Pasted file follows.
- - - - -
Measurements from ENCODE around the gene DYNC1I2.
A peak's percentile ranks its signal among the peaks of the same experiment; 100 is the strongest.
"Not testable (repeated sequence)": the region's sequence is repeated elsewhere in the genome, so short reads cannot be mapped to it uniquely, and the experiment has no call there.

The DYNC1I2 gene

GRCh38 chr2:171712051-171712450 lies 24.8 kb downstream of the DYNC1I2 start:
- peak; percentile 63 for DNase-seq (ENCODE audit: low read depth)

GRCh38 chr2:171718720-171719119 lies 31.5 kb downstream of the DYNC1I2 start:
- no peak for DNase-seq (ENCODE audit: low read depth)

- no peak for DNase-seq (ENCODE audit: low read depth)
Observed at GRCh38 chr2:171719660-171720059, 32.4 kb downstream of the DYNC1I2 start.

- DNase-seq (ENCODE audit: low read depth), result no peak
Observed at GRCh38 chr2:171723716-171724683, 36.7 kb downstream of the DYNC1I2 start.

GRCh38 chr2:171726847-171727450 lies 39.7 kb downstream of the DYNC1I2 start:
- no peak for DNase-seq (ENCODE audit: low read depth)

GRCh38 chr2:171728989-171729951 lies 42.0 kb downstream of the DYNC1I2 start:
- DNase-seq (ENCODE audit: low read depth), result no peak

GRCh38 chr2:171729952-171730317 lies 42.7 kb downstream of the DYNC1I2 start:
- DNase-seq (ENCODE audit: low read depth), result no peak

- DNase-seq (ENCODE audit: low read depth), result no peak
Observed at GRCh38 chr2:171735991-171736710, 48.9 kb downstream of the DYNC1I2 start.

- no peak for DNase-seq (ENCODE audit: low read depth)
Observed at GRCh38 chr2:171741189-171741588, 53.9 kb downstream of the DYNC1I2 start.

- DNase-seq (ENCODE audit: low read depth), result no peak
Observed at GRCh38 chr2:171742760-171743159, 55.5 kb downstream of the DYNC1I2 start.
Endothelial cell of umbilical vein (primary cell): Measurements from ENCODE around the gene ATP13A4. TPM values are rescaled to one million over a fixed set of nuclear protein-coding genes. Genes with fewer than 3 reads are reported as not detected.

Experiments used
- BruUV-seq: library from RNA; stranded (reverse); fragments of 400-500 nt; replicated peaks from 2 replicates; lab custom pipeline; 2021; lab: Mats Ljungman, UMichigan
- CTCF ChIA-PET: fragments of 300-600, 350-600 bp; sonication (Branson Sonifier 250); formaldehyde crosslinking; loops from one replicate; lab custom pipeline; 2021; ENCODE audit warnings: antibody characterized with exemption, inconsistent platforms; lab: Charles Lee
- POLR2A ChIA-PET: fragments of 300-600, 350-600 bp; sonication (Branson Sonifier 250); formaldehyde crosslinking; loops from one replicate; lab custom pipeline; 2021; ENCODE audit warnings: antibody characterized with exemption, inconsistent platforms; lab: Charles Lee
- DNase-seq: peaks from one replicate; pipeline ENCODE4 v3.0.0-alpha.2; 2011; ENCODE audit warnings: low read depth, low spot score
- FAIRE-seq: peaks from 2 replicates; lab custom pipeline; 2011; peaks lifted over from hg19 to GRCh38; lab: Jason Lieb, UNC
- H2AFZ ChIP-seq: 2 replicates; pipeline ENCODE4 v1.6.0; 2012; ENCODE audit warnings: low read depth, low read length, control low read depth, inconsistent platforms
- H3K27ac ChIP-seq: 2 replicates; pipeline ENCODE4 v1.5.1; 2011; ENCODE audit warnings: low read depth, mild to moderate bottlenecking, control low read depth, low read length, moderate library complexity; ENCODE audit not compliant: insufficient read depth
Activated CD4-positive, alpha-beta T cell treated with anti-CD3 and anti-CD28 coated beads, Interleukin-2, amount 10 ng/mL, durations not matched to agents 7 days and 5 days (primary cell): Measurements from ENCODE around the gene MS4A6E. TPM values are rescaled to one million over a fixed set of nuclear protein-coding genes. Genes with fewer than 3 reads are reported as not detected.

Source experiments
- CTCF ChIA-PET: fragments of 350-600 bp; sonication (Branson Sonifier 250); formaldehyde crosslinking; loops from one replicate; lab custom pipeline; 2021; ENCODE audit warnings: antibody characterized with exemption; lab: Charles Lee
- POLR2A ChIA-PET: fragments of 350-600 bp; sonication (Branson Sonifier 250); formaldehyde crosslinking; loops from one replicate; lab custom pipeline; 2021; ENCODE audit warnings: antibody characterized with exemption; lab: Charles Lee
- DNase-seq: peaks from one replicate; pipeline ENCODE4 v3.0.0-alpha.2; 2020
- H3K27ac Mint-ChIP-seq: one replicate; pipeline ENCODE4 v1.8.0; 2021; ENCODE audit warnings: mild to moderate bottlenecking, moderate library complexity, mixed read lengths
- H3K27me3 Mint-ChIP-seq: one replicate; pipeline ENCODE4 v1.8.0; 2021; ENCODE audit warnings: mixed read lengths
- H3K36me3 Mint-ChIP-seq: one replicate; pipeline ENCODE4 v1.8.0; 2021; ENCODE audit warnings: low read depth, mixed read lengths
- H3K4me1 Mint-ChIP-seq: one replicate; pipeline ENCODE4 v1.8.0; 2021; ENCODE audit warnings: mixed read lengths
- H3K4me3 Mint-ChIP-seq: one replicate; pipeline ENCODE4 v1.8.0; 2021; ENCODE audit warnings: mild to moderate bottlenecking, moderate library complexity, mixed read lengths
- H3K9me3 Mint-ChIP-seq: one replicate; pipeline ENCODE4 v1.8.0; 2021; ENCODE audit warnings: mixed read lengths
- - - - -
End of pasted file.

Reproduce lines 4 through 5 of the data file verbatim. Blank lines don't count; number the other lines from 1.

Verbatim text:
The DYNC1I2 gene

GRCh38 chr2:171712051-171712450 lies 24.8 kb downstream of the DYNC1I2 start: